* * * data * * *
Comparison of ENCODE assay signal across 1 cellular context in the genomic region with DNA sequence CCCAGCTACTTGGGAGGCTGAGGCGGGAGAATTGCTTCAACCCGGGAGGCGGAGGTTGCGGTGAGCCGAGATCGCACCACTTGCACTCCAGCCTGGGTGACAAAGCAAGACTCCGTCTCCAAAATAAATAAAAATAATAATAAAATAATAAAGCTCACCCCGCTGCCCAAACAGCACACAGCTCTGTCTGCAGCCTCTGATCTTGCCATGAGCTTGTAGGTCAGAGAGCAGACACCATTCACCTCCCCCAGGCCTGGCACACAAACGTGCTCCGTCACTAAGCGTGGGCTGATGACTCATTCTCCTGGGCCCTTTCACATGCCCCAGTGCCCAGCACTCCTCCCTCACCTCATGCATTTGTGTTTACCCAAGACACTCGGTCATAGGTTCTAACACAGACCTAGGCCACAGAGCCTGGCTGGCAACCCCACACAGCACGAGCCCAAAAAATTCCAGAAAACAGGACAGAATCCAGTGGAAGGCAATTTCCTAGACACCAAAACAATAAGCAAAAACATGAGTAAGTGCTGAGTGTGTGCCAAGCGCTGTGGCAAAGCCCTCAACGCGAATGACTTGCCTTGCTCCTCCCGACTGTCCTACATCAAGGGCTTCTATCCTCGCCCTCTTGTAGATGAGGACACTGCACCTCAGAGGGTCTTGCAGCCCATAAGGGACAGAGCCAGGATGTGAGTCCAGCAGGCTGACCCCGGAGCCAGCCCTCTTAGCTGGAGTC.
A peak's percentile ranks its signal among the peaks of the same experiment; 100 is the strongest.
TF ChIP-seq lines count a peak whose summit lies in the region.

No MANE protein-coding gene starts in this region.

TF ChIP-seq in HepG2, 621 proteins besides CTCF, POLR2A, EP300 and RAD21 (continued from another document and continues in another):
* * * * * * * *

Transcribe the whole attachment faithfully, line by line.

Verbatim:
Comparison of ENCODE assay signal across 1 cellular context in the genomic region with DNA sequence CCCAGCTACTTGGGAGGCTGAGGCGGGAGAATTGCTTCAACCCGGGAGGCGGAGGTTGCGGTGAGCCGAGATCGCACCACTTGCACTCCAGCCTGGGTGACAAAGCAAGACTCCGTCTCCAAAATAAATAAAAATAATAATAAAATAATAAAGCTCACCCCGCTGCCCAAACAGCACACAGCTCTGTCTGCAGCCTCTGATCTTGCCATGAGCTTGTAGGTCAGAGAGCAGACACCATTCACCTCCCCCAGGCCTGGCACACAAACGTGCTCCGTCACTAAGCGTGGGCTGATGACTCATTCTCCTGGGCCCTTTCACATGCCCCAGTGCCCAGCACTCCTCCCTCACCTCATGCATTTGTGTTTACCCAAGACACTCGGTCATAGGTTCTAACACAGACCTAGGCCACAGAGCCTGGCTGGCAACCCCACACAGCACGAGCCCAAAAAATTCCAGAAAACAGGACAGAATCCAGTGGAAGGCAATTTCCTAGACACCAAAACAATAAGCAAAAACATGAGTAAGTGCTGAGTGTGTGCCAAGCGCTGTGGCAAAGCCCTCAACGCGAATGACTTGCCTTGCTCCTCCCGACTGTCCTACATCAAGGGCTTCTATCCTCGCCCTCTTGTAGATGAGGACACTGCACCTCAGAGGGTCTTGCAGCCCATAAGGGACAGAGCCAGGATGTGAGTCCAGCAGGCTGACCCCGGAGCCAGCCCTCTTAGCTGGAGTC.
A peak's percentile ranks its signal among the peaks of the same experiment; 100 is the strongest.
TF ChIP-seq lines count a peak whose summit lies in the region.

No MANE protein-coding gene starts in this region.

TF ChIP-seq in HepG2, 621 proteins besides CTCF, POLR2A, EP300 and RAD21 (continued from another document and continues in another):